Boise, Idaho, July 28. Renumlng
his argument, for the defenne in the
nay wood case his morning At
torney Kichardsotv reverted to the
Bradley explosion briefly to call at
tention to the testimony of the wit
ness, who said that Orchard declared
that "Bradley got what was coming
to him, and there's a chap named
Steunenberg who Is going to get his."
Tiaclng Orchard back to Denver,
w here he made the second attempt on
the life of OjV. Peiabody, Richardson
declared that absolutely no corrobor
ation had been offered to Orchard's
story of sotting a bomb under the
sidewalk, and its failure to explode.
Orcliard Story Not Supirted.
The attorney also declared that no
sufficient explanation had been of
fered as to why Orchard abandoned
from time to time, his attempts on
the lives of Governor Peabody, Judges
Ooddard and Oabbert, Sherman Hell
and Hearne, lie said that if the
crimes were inspired by the murder
ous "inner circle," they would not
have been abandoned without some
"When you consider all the testi
mony In this case, I think you will
reach with me the conclusion that
this man Orchard was possessed of
a mania to kill. Sometimes his lusrt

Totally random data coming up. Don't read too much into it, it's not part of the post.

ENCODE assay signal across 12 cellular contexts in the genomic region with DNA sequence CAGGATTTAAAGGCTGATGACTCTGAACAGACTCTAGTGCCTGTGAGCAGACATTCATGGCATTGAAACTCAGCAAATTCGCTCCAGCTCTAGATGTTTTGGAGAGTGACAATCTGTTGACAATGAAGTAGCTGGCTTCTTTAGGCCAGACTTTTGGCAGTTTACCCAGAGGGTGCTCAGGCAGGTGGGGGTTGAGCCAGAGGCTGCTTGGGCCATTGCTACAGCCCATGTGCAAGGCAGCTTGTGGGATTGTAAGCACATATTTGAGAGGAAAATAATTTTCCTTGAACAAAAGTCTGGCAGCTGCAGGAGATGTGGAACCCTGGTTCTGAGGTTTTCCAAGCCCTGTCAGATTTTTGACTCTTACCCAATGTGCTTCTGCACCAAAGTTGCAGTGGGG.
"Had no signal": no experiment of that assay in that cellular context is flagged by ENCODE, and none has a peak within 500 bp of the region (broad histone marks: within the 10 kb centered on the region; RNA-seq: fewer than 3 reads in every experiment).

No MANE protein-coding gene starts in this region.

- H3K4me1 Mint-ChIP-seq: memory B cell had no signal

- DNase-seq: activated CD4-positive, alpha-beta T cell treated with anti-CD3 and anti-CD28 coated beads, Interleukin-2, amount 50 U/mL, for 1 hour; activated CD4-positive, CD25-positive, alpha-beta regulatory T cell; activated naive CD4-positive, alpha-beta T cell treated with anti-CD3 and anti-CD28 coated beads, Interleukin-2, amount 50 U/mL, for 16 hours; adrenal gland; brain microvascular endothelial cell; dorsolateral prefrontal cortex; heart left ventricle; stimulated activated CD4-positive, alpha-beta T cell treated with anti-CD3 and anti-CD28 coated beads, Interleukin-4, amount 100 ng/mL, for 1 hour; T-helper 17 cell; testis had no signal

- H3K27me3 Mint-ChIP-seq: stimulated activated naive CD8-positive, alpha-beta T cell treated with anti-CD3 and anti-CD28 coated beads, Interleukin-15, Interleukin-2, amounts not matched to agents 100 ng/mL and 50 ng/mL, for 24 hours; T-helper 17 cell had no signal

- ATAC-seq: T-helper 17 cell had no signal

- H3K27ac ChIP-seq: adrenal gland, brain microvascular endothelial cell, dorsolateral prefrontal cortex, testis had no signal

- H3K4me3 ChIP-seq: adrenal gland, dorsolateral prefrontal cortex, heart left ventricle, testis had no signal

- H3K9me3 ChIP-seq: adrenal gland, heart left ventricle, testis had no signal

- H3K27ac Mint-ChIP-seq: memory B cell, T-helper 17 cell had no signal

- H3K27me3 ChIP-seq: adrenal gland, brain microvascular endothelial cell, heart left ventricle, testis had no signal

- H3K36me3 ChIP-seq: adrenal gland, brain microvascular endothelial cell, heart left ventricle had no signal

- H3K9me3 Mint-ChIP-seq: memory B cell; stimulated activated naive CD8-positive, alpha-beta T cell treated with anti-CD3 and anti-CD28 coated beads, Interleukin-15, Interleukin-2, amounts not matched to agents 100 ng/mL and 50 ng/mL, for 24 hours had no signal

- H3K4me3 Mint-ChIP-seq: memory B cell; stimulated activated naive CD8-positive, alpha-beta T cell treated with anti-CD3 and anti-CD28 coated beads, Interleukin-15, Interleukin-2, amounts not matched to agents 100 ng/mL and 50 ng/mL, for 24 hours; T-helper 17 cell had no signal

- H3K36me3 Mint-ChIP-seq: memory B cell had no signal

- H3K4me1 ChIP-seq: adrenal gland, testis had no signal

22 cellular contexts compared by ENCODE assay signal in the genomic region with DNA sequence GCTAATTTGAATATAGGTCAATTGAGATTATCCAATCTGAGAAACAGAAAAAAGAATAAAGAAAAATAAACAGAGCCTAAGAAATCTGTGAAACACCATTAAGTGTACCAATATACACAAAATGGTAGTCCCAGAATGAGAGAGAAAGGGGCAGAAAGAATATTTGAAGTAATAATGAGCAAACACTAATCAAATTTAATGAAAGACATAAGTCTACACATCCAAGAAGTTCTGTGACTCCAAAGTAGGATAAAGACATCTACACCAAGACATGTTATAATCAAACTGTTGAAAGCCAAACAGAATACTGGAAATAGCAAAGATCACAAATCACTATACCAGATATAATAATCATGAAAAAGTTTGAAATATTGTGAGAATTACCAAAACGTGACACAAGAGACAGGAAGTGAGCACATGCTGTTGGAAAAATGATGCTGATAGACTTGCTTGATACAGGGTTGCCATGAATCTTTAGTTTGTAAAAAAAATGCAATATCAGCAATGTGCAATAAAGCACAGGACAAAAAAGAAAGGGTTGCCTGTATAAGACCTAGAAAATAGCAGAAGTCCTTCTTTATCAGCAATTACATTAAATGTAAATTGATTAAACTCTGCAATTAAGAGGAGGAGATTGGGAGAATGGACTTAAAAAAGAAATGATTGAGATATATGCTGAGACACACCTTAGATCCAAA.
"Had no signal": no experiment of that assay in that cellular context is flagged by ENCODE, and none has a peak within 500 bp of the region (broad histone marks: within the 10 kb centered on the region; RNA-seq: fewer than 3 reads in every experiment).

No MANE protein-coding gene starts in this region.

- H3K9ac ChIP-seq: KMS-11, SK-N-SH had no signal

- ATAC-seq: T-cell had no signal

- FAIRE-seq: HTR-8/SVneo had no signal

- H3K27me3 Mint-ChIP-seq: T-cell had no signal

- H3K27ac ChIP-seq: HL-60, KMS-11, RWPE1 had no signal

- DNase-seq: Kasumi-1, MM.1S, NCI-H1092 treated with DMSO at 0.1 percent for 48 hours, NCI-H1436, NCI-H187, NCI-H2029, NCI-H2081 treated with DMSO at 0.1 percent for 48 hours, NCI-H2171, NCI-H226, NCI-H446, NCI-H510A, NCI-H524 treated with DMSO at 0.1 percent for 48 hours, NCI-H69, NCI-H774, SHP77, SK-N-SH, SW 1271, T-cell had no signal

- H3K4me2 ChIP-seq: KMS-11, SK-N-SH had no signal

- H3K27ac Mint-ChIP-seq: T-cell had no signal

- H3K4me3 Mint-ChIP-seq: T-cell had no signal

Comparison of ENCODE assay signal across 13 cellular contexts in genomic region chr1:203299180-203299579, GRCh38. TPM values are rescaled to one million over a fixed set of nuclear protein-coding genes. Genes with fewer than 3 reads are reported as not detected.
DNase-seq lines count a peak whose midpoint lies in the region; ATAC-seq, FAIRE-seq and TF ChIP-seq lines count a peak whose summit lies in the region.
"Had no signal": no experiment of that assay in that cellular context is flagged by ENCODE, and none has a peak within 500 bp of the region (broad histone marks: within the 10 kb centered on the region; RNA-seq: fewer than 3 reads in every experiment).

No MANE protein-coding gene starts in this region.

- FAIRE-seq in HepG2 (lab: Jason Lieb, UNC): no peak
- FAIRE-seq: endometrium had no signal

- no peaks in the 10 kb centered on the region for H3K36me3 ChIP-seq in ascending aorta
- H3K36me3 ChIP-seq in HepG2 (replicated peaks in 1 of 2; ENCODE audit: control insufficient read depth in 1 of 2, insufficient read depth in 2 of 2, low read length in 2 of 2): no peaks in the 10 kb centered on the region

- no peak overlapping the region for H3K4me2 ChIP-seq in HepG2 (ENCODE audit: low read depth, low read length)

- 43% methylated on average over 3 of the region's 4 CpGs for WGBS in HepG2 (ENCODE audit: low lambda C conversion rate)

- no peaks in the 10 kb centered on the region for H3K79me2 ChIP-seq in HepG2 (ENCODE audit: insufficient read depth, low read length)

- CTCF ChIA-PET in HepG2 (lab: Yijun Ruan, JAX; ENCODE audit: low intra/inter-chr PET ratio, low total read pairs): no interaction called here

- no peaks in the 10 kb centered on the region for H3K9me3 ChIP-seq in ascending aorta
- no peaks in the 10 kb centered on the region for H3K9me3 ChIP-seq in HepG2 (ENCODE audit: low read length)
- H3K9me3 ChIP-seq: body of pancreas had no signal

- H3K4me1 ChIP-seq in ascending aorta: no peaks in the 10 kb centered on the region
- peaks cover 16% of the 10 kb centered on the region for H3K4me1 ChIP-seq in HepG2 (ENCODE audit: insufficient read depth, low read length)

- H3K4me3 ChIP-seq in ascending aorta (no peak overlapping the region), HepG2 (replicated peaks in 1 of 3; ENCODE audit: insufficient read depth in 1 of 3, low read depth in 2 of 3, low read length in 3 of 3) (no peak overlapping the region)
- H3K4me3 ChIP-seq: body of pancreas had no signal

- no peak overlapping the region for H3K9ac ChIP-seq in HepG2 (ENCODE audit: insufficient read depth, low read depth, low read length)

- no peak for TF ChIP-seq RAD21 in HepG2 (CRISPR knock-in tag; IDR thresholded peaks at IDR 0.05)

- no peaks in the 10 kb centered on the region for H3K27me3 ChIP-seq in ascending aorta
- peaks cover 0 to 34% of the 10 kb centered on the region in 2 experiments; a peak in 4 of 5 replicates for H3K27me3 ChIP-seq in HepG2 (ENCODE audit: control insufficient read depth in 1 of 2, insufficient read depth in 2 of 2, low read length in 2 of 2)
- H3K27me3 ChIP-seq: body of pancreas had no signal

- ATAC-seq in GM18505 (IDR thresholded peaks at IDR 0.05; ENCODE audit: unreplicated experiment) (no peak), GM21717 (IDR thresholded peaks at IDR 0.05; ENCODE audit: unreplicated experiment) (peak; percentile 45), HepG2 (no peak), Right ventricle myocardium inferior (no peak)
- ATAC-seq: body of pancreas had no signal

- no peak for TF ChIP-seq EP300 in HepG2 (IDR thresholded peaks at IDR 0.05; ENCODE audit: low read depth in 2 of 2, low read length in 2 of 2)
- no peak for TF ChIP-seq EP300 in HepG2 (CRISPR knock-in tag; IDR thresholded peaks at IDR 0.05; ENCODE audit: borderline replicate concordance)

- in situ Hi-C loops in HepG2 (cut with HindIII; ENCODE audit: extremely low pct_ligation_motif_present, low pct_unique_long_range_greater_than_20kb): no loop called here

was greater than at others, and so it
was that he was at times strong in
his purpose and sometimes wavering.'
He said Orchard's story was the
most "absurd story on the face of the
Orchard's' Attempts at Murder.
Richardson ridiculed . Orchard's
story as to hla being ordered "to get"
David H. Moffat, president of the
First National bank of Denver. He
declared that Haywood depoHlted all
the funds of the federation in this
bank and was a constant visitor
there. He said he was on terms of
almost Intimacy with Moffaibt.
He also pointed out how easy Or
chard could have killed Sherman Bell
had he desired. He declared that if
the federation EeJt resentment against
Hell, who commanded the militia,
and against UeneraJ liulkeley Wells,
who was prominent In the militia,
and Mine owners' association it was
not made public.
"A Sectueiilar Murderer."
Orchard did not even make an at
tempt against the latter, while it was
evident that no serious attempt, if
any, was made against Hell.
lie said that while every state ex
pected to take care of chines com
mitted within Its borders, Colorado
had sent an "ocean, of her dirty linen
here for you gentlemen to wash."
Coming again in the course of his
argument to the death of Oov. Steu
namberg, the attorney said that the de
fense is willing to aumlt that Or
chard committed that deed exactly
as he described it. He said Stieuneni
berg's manner of going around the
state and taking long drives each
week to the sheep camps made him
an easy mark for a rille. It would
have been ensy to shoot him if one
wished to kill him in any but a
"I say to you, Orchard had a mania